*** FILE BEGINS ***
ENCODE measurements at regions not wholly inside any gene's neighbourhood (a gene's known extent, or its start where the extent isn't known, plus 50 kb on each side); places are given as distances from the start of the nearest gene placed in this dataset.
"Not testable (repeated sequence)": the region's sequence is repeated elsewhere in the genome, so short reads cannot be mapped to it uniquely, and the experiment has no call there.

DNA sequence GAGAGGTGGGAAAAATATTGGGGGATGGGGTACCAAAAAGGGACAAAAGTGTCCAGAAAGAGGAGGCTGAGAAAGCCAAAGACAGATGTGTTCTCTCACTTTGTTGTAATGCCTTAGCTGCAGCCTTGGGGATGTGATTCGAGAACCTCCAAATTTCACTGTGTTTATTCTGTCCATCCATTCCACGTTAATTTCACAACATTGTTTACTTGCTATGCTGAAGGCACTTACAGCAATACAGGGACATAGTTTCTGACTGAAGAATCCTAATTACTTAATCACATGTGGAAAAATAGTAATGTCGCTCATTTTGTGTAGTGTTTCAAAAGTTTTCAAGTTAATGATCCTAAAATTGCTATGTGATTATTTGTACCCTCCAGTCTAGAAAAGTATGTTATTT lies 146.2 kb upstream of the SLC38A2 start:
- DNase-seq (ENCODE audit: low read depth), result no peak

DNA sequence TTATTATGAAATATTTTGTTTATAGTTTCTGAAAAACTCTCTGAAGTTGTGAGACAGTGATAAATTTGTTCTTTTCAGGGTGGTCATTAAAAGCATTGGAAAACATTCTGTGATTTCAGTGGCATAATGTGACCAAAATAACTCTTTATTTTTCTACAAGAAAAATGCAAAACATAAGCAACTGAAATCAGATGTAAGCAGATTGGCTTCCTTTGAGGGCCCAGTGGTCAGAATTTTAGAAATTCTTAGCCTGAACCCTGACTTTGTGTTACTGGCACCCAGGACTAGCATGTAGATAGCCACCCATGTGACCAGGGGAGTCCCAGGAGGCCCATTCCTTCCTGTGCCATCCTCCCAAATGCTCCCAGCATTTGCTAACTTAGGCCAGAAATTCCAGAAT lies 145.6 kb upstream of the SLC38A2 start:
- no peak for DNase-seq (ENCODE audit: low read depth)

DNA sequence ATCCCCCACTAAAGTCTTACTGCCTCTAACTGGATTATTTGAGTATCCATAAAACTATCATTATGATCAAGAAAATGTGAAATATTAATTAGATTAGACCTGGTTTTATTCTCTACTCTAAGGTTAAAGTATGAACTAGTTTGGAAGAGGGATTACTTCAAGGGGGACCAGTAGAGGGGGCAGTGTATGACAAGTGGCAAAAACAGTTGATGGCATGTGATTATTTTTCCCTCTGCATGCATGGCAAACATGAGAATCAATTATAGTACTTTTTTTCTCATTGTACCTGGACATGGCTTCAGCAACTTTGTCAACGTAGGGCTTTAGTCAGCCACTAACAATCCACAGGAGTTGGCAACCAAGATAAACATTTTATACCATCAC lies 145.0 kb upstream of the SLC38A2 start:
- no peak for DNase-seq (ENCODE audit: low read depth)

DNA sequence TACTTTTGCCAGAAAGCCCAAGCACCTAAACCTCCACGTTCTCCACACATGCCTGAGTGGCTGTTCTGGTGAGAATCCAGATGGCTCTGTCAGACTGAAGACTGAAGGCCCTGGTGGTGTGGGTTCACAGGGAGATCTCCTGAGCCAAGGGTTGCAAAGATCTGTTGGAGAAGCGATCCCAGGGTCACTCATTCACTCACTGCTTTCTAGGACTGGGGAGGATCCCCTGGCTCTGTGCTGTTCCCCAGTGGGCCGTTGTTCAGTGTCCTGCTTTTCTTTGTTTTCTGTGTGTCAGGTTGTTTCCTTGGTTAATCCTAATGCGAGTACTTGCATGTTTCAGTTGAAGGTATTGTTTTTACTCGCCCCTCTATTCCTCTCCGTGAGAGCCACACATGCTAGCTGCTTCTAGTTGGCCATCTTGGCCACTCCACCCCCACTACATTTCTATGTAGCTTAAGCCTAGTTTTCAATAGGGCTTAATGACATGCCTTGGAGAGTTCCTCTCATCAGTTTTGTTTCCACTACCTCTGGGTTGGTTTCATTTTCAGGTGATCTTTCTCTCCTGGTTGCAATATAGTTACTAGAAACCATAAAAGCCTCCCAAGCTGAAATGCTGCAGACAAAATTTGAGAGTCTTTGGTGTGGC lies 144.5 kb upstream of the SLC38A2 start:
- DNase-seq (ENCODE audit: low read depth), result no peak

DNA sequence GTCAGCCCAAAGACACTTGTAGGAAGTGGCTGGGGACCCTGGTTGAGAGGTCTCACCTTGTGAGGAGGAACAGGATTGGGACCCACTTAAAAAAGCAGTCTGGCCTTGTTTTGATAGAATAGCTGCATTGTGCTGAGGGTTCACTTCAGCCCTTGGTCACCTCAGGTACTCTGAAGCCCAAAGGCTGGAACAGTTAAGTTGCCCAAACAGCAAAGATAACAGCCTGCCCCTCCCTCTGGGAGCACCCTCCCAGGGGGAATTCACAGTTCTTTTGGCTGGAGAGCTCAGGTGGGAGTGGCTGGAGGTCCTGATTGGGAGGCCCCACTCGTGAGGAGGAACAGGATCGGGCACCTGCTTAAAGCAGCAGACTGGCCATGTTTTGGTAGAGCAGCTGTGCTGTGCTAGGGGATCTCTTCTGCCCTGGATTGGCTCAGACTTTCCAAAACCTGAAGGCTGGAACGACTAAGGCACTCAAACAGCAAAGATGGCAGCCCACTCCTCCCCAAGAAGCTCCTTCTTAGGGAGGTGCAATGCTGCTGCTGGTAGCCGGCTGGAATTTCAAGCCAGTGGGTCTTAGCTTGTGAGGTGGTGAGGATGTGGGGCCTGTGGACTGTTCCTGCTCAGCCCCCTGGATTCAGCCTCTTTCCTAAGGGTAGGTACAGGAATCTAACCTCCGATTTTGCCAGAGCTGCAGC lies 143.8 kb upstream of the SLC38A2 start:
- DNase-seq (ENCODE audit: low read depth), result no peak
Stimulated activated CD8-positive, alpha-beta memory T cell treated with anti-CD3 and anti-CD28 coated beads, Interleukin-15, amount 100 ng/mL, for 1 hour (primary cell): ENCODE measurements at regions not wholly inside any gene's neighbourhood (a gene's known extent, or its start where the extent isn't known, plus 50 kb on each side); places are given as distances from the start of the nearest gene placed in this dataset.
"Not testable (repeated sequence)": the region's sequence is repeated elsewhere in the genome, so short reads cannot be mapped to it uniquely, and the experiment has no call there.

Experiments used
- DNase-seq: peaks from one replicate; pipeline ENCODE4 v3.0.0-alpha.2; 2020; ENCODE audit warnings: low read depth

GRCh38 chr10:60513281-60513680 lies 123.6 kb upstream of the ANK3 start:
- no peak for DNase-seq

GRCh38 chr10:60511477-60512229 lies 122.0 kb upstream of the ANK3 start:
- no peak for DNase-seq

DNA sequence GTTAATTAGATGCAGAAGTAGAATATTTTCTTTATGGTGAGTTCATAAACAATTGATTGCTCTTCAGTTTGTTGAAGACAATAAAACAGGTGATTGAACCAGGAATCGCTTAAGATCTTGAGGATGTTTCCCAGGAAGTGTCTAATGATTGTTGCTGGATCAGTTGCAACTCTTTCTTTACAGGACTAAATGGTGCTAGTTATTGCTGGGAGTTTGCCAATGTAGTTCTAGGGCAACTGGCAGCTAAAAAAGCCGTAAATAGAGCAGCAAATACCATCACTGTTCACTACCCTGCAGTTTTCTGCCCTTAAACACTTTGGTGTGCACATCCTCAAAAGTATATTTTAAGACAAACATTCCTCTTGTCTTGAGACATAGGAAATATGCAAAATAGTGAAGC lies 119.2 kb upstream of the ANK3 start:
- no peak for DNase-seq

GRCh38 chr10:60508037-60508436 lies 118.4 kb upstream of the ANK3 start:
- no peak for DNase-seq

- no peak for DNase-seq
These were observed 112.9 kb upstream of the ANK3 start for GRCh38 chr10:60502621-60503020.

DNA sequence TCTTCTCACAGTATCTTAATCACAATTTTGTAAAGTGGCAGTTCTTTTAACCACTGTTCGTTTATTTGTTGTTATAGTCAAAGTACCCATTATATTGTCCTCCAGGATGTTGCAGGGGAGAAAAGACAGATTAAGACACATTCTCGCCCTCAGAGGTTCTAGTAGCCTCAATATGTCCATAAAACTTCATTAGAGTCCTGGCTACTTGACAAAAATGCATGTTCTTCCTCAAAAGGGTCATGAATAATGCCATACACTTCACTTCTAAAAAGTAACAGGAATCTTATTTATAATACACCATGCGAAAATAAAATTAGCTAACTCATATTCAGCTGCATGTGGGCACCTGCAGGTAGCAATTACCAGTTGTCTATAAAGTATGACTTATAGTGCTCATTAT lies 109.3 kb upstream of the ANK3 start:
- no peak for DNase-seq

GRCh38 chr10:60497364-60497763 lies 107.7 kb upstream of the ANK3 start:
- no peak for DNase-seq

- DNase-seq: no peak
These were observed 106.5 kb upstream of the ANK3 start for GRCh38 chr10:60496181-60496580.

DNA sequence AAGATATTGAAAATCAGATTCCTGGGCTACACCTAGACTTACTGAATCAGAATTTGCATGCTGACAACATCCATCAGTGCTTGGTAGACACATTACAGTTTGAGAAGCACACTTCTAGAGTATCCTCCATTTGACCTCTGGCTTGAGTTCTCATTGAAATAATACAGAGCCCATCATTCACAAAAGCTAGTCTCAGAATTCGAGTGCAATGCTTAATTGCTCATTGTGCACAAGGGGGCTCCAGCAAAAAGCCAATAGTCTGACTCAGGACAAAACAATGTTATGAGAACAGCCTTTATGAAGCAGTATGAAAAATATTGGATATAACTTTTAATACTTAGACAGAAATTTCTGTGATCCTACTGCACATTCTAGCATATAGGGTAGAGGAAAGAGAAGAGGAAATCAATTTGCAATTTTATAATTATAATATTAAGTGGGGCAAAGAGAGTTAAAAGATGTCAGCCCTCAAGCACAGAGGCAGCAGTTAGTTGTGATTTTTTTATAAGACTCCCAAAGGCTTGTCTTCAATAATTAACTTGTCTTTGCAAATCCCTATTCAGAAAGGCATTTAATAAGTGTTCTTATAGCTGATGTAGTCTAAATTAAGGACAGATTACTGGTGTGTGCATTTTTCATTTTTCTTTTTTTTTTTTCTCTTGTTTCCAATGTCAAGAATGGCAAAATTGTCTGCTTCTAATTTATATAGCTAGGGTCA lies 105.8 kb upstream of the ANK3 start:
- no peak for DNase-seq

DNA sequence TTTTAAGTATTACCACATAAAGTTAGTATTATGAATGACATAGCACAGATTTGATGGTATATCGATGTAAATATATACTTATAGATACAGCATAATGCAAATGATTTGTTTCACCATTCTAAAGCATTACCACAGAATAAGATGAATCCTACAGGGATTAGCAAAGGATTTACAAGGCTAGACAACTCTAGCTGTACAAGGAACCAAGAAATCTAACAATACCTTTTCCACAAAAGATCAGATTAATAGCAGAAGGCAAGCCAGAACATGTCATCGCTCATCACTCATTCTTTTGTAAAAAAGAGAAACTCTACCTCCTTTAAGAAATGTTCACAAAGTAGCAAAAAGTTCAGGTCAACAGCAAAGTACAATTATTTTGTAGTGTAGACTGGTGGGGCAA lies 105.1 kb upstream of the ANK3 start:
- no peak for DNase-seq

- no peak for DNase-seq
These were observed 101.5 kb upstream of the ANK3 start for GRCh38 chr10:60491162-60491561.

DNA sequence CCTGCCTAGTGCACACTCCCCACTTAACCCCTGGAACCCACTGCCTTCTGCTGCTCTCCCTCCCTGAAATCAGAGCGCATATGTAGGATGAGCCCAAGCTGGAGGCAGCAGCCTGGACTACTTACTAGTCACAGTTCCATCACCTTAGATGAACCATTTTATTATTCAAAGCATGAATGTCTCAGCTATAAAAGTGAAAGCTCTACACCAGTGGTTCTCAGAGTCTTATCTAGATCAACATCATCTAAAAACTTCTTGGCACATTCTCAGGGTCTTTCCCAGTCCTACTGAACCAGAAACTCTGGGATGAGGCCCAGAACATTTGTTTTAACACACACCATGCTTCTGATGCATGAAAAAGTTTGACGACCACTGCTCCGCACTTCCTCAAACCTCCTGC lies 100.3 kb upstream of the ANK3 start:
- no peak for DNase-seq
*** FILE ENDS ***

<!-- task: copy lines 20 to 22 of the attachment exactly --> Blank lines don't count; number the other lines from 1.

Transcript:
- no peak for DNase-seq

DNA sequence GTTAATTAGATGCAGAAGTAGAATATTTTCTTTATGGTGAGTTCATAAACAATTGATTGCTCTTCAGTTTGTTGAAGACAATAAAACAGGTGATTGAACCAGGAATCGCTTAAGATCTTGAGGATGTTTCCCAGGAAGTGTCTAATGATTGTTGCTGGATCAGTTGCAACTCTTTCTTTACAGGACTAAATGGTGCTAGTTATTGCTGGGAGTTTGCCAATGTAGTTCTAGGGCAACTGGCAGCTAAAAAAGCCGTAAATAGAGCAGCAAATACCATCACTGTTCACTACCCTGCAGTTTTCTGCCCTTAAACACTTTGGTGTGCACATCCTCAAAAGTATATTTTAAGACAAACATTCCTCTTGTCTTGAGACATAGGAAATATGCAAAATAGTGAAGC lies 119.2 kb upstream of the ANK3 start:
- no peak for DNase-seq